Mostly useless sorting and filtering

I was perusing fountain pens today because I felt like treating myself to something fancy. I then came across this gem:

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So, you mean to tell me that I can sort a line of pens by gender? My pens have a gender? My pen can be feminine or masculine? SAY WHAT? …

Reminds me of the BIC for Her Retractable Ball Pen debacle not too long ago —

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:: slowly backs away ::

The art of survey design

Survey design is definitely an art. I’ve seen some great survey designs and I’ve seen some really poor survey designs.

This is an example of some poor design choices, coupled with some poor word choices.

For instance – “What is your relationship to the patient?” I went to the clinic. I am the patient. I received this email. The relationship to the patient is myself. It is not “patient.” I am not the patient of the patient.

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This is an incredibly wordy question. They could have just said, “How would you rate the sign in process?” and left the answer scale they had. Additionally, that number scale is a bit intimidating. 0-10 is a lot of numbers to consider. Why does the scale start at 0? What’s the incremental difference between 3 and 4, or 6 and 7? I’m not given a place to explain myself. There are no qualitative questions that I can answer. Everything here seems to require a number, which doesn’t really define or truly measure my experience.

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And, the icing on the cake: Why do I have to click a submit button to submit the survey? Why couldn’t the last button in the survey just be, “Finish this survey,” “Complete this survey,” “Send my survey,” or some other descriptive phrase that explains that I am done with the questions and that the survey is over?

This page is a waste of my time:

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The almost-perfect scheduler (for my use case, anyway)

 

 

 

I am such a fan of ZocDoc. They’ve made finding doctors and other medical professional painless and easy. They also do a great job at organizing information you need to book an appointment.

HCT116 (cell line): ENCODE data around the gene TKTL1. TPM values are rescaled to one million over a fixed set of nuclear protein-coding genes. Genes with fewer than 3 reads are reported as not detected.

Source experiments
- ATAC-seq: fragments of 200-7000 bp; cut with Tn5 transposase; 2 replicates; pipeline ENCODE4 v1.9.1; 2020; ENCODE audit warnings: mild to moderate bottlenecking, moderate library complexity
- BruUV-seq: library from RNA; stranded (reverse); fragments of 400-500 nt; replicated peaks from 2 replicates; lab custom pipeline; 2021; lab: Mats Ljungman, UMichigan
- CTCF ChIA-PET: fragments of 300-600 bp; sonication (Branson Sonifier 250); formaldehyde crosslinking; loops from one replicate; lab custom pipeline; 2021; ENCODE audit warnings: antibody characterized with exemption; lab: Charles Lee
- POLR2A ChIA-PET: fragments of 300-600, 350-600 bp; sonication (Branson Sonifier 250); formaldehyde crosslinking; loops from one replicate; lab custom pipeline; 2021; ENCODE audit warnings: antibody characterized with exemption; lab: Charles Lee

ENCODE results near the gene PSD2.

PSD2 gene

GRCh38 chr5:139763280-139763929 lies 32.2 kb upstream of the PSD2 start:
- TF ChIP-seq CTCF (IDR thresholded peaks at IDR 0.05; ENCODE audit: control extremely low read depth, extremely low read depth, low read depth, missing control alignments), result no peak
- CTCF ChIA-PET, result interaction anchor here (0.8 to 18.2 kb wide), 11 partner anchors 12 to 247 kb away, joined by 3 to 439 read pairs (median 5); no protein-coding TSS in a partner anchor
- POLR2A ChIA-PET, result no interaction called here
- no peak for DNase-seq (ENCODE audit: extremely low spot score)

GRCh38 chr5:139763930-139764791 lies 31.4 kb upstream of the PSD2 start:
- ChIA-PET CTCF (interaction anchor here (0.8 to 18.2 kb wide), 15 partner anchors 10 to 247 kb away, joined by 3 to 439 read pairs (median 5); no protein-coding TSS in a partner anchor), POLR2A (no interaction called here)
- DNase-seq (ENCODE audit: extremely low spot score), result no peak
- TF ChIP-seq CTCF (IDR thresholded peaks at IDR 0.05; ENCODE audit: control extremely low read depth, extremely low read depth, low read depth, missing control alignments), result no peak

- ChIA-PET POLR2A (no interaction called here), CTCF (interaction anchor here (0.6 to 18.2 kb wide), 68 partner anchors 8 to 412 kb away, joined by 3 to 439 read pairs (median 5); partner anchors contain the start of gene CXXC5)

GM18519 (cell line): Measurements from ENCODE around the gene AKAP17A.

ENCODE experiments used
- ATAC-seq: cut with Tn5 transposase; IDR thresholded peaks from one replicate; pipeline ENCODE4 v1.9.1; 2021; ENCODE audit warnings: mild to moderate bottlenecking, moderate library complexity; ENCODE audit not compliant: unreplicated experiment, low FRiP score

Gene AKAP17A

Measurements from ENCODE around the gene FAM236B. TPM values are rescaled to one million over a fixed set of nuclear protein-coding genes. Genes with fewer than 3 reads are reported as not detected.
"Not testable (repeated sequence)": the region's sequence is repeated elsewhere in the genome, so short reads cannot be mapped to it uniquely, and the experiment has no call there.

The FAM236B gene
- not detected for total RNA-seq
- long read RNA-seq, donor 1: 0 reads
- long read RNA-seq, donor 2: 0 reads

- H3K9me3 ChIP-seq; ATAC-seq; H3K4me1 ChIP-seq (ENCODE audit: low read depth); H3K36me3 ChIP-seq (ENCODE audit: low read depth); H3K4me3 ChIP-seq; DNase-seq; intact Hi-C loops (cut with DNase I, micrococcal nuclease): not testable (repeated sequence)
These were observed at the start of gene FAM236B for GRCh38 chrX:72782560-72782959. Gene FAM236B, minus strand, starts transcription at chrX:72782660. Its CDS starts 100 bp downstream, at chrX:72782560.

However, I wish there was a way that I could sort by doctors who can see me on a particular date. What if I needed to see someone today?

They also don’t mention how they are sorting the results. From first blush it looks like they present in-network doctors first, and in the order of their star rankings. This is then followed by doctors that are out of network but accept bookings through ZocDoc. Then that category is followed by doctors who are out of network and not available for bookings through ZocDoc, although their contact information is provided so that you can make a call to the office.

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When strings lack data

It was last Friday and I was ready to veg out. No homework, no work-work. Just a bunch of nothing ahead of me for the evening. It was wonderful.

I ordered a pizza online — as I do more frequently than I would like to admit — and came across this string that lacked data:

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Turns out, my pizza lady received the order, prepped it, and shoved it in to the oven faster than the pizza tracker could even report her output to me. Now that’s expediency!

The box of pizza was in my apartment in 20 minutes flat. On a Friday evening. They are so amazing.

DailyLook’s Cancellation Inception

It sounded like a good idea at the time. And then….woah…

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So I wanted to cancel my subscription. I could cancel this operation (cancel = not continuing with my subscription cancellation) or I could continue to cancel (cancel = not continuing with my subscription). It hurt my brain for a split second and I had to use the giant orange button as the affirmative cue.

UI text. Not just an afterthought, people!